Mr Straw insisted it was essential that announcements were made by the police rather than ministers. He added: "Of course the police will try to ensure there is as little disruption as possible. But everyone understands the key priority is safety."
The current threat level for terrorism in the UK, set by MI5, is classed as "severe". It is not yet known if that will change in light of today's events.
Speaking in her first full day in the job, Home Secretary Jacqui Smith said: "What I think is very important is that the public remain vigilant at all times.
"Obviously the police are investigating and I think we should allow them to get on with that without undue speculation."
Piccadilly Tube station remained closed, while 16 bus routes which normally pass through the area were being diverted, said a spokeswoman for Transport for London.
Police said they were alerted shortly before 2am today to reports of a suspicious vehicle.
One witness told Sky News that the car was seen being driven " erratically" before it collided with some bins or bin bags on the pavement. The driver ran off, apparently uninjured. The lights of the car were left on.
Police used a remote-controlled vehicle to investigate the car before bomb squad officers made the device safe.
Dozens of forensic officers then pored over the crime scene, which was covered by a blue plastic police tent. The number plates of the car were covered in cardboard.
Scotland Yard said detectives from Counter Terrorism Command were investigating the potential bomb plot.
Intelligence sources in London said they were keeping an open mind on who was responsible.
"All options, including the Irish, are open at this stage," said the source.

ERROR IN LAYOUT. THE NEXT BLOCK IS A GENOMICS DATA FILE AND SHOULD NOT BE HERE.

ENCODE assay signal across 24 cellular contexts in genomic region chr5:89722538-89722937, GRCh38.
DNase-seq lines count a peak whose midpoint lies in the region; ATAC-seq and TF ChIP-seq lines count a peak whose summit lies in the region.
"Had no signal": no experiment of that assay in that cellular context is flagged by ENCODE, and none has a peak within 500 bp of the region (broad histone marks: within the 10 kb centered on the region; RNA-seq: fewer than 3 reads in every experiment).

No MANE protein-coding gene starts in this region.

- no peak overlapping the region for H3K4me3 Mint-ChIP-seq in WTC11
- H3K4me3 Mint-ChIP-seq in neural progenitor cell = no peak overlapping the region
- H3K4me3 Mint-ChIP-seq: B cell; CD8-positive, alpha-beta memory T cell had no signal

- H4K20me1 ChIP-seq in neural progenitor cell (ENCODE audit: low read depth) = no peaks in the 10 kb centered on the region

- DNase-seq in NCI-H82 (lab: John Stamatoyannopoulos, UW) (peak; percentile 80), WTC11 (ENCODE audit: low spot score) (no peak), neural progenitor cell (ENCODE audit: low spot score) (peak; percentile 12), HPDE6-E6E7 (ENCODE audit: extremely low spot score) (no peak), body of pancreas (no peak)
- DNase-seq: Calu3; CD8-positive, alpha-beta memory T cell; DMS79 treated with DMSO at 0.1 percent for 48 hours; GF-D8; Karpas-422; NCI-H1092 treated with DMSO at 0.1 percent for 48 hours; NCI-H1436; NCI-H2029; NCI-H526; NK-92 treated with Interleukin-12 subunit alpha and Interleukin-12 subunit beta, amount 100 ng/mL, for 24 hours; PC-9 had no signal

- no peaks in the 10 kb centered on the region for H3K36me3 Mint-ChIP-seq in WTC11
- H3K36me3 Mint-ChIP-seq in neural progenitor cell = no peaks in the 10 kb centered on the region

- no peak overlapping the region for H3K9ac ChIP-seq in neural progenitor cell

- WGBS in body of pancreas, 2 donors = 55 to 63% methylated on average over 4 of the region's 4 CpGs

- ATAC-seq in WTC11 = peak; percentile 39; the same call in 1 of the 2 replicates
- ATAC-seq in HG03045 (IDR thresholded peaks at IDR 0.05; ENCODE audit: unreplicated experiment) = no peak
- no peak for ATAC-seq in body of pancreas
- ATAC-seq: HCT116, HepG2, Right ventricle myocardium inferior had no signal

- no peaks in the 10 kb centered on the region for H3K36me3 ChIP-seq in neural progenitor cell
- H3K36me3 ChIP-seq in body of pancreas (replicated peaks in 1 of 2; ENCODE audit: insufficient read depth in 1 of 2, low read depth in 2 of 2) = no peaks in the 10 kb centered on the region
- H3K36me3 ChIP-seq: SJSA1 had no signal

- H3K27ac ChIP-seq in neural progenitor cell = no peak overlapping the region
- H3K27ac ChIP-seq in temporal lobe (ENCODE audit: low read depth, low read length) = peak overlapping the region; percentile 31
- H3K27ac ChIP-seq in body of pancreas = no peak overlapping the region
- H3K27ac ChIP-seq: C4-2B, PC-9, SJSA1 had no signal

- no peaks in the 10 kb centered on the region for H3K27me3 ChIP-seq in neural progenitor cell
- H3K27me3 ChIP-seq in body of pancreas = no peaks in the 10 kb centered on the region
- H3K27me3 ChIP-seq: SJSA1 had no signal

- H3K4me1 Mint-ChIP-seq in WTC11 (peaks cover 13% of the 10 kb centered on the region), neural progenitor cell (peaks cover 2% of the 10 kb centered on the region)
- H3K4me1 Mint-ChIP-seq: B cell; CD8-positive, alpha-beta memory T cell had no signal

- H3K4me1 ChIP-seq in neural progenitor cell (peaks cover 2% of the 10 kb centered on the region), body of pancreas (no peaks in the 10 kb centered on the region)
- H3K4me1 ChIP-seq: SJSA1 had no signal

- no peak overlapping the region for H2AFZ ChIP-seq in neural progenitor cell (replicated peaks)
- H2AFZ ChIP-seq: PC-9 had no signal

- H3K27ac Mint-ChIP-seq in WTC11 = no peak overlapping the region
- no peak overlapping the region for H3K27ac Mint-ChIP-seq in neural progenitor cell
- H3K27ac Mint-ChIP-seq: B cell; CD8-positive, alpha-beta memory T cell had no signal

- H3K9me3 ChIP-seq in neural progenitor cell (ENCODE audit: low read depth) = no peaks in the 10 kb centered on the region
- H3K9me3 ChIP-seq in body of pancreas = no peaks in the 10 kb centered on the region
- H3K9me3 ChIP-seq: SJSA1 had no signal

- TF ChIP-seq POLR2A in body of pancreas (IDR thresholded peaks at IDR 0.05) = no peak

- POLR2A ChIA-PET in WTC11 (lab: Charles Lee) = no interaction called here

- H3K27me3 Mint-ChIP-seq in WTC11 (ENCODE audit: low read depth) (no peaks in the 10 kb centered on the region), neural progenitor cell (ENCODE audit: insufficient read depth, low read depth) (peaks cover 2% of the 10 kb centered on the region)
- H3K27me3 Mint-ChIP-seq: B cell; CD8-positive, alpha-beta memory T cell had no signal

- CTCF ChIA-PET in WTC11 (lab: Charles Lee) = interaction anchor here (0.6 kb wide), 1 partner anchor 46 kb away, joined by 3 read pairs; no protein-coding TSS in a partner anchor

The Government's emergency response committee, Cobra, met this morning at official rather than ministerial level before briefing the Cabinet on the dramatic events.
The current threat level for terrorism in the UK, set by MI5, is classed as "severe", one level lower than the highest "critical".
Transport for London said Piccadilly Underground station had been closed. Police said The Haymarket might remain closed all day.
Justice Secretary Jack Straw said ministers were informed of the incident in the early hours. He told the BBC Radio 4 Today programme it was "very saddening" but "these things happen".
Defence Secretary Des Browne told BBC Radio Scotland: "It does appear to be a very serious incident.
"My first reaction to this is, thank God that we have police and explosives experts who can make these devices safe, and the arrangements they appear to have done, and that nobody has been injured."
Security experts said the bomb could have been timed to coincide with the change at the top of Government.
Michael Clarke, Professor of Defence at King's College London, said whoever was behind the intended attack would have left a lot of information at the scene which would help police track them down.
He said security services would now be concerned that the bomb may be part of a wider plot, and that there could be other devices planted around the capital.
"They will find out about this very quickly," he said.
"Any car coming into central London would be on a lot of surveillance footage. Also nobody can make a bomb without leaving behind a lot of DNA."
Prof Clarke said it was almost certain the bomb was intended to detonate today.
"It's my belief that whatever this bomb was for, it was intended to be used today.
"If it's a more sophisticated Jihadi plot then there might be other devices.
"What will be worrying the security services at the moment is whether this is just the tip of a bigger plot."
 
#3
Yes it was OS. Almost immediately after this attempt at killing infidels, another attempt was made at Glasgow Airport.

Happily the purp died from severe burns after several days in intensive care. What a scandalous waste of analgesics..